Butler called around in search of rehab centers. He was living in the Oklahoma City area at the time, but someone gave him the number for 12 & 12 in Tulsa. He had never heard of 12 & 12 but chose to go there because the wait time to be admitted was shorter than the wait time for other facilities. He wanted to be in the express lane.

Though previous efforts to get sober failed, Butler said everything felt different this time. He was finally ready to “surrender” to the recovery process. Maybe some people are capable of getting sober by themselves, but Butler needed the support and the tools for recovery he found at 12 & 12. The facility offers a full continuum of care, including detox, treatment, transitional living, “halfway” living and sober living.

Butler was stunned when he got to 12 & 12 and a counselor suggested he stay a year. Now he understands.

“The longer you stay, the better your chances are of staying sober,” he said.

Phrases like “one day at a time” and “this too shall pass” began to make more sense to Butler during his stay. After nine months, someone commented on how much he had changed. Never underestimate the value of words. The comment motivated him to work harder for continued change.

Butler was inspired by a halfway counselor who always seemed to be even-tempered. And he tried to be a sponge around people who had achieved sobriety, soaking up whatever tips he could.

During a period when Butler had a driving job for the last time, co-workers knew he was in a recovery program. They asked him to go to a bar with them, and they offered to drink only soft drinks or tea. He declined.

“That might work a time or two,” he said. “But I know me, and it’s not going to last forever. I will have a bad day and go ‘to hell with it.’ It’s like this expression: You keep going into a barber shop, sooner or later you are going to get a haircut. So I don’t go to bars.”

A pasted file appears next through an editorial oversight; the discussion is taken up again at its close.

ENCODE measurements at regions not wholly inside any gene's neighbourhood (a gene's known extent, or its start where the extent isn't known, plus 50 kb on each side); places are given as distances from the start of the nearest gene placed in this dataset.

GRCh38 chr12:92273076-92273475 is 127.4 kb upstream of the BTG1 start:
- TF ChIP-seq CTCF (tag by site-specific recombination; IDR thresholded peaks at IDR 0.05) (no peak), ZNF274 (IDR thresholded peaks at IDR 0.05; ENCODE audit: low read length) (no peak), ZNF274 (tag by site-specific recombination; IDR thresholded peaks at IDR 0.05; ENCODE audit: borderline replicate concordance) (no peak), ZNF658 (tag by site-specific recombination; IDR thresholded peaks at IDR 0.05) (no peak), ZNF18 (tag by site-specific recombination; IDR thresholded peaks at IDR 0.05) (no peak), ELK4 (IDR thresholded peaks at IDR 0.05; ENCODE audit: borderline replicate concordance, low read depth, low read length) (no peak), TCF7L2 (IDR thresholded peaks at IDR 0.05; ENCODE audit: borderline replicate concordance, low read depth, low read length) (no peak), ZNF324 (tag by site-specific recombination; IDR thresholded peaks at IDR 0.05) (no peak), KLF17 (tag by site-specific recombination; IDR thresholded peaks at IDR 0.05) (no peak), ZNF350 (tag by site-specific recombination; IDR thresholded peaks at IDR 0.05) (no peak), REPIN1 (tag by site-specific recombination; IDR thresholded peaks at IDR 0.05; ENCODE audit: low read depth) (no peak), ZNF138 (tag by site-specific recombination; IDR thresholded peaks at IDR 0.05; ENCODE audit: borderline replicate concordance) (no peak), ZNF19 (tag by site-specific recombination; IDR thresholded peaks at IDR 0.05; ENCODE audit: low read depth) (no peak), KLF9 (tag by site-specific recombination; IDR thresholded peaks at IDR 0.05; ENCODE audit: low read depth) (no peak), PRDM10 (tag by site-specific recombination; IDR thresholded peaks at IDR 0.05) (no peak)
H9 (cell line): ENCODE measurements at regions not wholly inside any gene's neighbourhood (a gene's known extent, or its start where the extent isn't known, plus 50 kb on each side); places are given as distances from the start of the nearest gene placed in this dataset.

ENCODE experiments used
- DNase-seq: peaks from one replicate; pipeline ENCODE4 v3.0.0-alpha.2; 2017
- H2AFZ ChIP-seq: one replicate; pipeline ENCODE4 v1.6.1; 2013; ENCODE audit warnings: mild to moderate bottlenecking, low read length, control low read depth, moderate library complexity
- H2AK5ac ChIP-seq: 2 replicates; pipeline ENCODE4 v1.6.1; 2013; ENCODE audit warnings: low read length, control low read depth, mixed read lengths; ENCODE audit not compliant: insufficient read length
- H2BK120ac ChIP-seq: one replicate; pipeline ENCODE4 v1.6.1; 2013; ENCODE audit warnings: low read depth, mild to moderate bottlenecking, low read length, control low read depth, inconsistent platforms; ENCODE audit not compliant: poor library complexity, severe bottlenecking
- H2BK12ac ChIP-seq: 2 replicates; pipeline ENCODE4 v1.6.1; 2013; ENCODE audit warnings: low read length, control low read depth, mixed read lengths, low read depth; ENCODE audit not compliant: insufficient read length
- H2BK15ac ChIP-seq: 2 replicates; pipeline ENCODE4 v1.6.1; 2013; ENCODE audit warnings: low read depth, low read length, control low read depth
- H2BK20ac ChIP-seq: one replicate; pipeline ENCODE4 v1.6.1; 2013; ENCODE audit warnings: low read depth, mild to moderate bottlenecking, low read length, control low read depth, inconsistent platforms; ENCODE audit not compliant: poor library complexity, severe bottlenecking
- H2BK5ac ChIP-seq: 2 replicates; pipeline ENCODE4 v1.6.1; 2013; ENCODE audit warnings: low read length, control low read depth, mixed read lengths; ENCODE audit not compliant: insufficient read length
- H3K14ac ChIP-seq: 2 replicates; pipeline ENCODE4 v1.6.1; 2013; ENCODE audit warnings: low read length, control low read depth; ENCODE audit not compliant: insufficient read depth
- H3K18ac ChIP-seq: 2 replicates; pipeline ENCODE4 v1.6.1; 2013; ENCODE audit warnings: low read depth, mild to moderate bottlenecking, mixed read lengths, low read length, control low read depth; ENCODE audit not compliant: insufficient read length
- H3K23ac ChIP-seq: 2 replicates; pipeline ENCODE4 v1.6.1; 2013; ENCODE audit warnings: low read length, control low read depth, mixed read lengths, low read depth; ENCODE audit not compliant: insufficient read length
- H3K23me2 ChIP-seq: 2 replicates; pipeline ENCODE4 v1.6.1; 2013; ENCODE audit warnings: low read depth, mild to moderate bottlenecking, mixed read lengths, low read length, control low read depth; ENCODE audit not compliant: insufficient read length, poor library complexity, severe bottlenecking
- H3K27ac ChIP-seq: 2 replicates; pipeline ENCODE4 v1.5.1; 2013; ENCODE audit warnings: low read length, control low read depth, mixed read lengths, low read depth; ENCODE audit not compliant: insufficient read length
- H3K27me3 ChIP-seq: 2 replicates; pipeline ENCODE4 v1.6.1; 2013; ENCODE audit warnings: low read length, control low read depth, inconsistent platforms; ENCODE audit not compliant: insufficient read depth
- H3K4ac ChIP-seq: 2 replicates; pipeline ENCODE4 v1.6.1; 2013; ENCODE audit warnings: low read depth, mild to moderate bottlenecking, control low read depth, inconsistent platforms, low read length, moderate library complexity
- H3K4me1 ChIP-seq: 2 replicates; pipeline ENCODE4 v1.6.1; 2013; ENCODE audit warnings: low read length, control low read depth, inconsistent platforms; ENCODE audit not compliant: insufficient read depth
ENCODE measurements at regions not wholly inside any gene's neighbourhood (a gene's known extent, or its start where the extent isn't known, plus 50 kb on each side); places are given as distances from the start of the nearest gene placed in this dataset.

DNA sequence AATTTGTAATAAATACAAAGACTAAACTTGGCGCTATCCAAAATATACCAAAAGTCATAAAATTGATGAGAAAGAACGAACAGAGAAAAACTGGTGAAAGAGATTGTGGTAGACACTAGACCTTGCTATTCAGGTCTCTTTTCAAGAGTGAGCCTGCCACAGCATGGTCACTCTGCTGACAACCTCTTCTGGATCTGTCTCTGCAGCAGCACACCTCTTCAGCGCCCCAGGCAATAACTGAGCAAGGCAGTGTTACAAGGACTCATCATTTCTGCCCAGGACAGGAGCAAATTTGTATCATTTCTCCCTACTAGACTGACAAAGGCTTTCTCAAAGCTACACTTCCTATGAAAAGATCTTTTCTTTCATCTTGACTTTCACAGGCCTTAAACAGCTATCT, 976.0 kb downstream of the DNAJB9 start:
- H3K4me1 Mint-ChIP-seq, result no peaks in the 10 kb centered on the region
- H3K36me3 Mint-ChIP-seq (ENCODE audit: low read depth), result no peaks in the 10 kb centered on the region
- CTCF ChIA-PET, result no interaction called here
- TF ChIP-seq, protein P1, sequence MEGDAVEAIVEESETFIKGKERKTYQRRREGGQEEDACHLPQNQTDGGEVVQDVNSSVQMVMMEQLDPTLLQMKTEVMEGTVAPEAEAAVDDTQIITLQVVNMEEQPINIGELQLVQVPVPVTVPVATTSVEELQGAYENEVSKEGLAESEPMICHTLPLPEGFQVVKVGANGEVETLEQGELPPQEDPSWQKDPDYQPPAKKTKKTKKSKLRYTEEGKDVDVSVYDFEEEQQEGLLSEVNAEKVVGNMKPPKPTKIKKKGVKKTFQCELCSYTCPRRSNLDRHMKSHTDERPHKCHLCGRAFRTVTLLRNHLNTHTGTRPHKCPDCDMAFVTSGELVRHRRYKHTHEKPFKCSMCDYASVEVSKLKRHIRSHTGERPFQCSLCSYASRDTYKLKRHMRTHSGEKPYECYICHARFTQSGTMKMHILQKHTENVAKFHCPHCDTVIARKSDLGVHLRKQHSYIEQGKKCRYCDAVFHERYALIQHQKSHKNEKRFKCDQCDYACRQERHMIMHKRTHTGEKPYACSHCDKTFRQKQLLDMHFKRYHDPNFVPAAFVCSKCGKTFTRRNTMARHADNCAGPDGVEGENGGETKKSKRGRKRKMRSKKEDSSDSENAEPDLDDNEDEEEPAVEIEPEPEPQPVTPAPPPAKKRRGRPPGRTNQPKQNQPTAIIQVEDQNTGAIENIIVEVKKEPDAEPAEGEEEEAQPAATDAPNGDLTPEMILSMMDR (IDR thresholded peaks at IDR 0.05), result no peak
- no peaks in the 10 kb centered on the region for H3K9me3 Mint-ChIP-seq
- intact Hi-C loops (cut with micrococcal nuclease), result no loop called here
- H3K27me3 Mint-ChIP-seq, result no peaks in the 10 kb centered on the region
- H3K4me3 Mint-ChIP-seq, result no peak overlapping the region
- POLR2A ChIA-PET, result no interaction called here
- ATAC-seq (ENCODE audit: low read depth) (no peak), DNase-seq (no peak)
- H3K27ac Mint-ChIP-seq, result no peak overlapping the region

Butler said a recovery tool that has contributed the most to staying sober is learning how to have faith in a higher power.

“I had gone to church a lot, but I had never learned how to have any faith,” he said. “I went through the motions, praying every night on my knees, until I finally started making a connection and seeing things happen and made a decision to not think of it as a coincidence.”

Butler no longer gets on his knees to pray (blame a motorcycle accident), but he still prays every night before he goes to bed.

“It’s almost like I’m afraid if I miss a night that something might happen,” he said.

‘Grateful’

Because Butler didn’t pull the trigger, he lived long enough to turn 65 this month. He has worked in various capacities at 12 & 12 since 2000 and now is an admissions clerk.

“This has been the best job I have ever had,” he said. “I know what the clients are feeling. Most of them appreciate the fact that a lot of people that work here are in recovery, and they can identify with each other.”

It’s gratifying for Butler to see others change their lives the way he changed his life. He said the person who first walked into 12 & 12 and the person he is now are as different as night and day.

Butler feels great. His attitude is usually good. He rarely loses his temper anymore and, when he does, it’s for short periods of time, he said.

Asked if he is as happy as he has ever been, Butler said, “Yes because I went around angry so much. And now I’ve got peace of mind, and I have got friends and family that I care about and they care about me. I’ve got money problems and other problems just like everybody else, but I can deal with them now. I didn’t know how to deal with them back in the past. They taught me a lot about acceptance and about letting things that I can’t control rule how I feel and how I think. It’s a load off your mind when you can do that.”

Butler, who has 15 grandchildren, hung photos of them on the walls of his office. He is thankful that, with the exception of older relatives, many family members have never seen him drunk or high.

“It’s like I’ve been given the chance to live two times,” he wrote.

“I came here wanting to learn how not to drink and I got so much more than I ever dreamed of. And I haven’t wanted to die in 23 years. I value my life now and I can never express how grateful I am. And on top of that, I get to see it happen for others while working here.”